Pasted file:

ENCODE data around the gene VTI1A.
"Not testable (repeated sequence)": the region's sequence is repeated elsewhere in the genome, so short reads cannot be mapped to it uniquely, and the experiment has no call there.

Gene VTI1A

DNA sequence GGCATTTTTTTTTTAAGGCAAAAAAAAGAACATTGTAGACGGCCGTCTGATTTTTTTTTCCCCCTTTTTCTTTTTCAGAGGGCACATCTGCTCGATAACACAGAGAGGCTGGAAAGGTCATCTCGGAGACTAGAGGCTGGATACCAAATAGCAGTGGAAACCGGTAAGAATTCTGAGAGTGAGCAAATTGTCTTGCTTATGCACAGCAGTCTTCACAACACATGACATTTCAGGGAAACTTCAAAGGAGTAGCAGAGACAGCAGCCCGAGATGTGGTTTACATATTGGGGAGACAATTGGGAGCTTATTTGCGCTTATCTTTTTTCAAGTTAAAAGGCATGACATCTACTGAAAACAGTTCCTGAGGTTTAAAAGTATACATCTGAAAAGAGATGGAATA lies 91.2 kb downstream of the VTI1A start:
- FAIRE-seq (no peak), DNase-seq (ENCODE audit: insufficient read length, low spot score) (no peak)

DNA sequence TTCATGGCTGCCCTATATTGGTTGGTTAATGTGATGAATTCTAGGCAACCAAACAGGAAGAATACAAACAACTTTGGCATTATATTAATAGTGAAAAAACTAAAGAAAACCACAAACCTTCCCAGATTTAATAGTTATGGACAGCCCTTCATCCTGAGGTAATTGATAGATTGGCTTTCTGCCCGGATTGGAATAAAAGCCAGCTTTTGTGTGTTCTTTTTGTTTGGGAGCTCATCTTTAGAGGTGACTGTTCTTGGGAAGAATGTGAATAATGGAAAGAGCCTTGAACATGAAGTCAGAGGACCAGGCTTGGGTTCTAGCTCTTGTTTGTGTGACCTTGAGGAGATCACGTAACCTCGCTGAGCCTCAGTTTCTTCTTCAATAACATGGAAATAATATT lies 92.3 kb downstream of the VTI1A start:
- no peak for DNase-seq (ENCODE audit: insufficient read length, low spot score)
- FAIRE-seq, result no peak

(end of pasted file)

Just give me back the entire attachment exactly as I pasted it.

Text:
ENCODE data around the gene VTI1A.
"Not testable (repeated sequence)": the region's sequence is repeated elsewhere in the genome, so short reads cannot be mapped to it uniquely, and the experiment has no call there.

Gene VTI1A

DNA sequence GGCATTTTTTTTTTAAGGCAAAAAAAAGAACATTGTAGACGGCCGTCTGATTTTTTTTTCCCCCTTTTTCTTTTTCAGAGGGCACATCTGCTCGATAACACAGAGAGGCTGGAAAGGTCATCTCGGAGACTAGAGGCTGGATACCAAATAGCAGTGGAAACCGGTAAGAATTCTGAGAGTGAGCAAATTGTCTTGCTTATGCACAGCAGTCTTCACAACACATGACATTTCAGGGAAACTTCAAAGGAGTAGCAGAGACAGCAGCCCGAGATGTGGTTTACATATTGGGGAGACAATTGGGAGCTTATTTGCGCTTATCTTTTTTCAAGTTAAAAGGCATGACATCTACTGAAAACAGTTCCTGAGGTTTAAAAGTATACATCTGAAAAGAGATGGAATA lies 91.2 kb downstream of the VTI1A start:
- FAIRE-seq (no peak), DNase-seq (ENCODE audit: insufficient read length, low spot score) (no peak)

DNA sequence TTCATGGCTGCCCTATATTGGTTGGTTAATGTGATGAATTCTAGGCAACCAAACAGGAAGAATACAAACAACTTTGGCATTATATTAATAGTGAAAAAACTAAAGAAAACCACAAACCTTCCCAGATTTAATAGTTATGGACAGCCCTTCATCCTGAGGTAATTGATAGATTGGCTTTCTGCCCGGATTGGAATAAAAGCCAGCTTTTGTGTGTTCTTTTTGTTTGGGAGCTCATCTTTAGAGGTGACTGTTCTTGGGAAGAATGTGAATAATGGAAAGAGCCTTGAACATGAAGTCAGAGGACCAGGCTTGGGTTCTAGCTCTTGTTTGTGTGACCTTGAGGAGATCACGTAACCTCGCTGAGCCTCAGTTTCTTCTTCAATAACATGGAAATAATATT lies 92.3 kb downstream of the VTI1A start:
- no peak for DNase-seq (ENCODE audit: insufficient read length, low spot score)
- FAIRE-seq, result no peak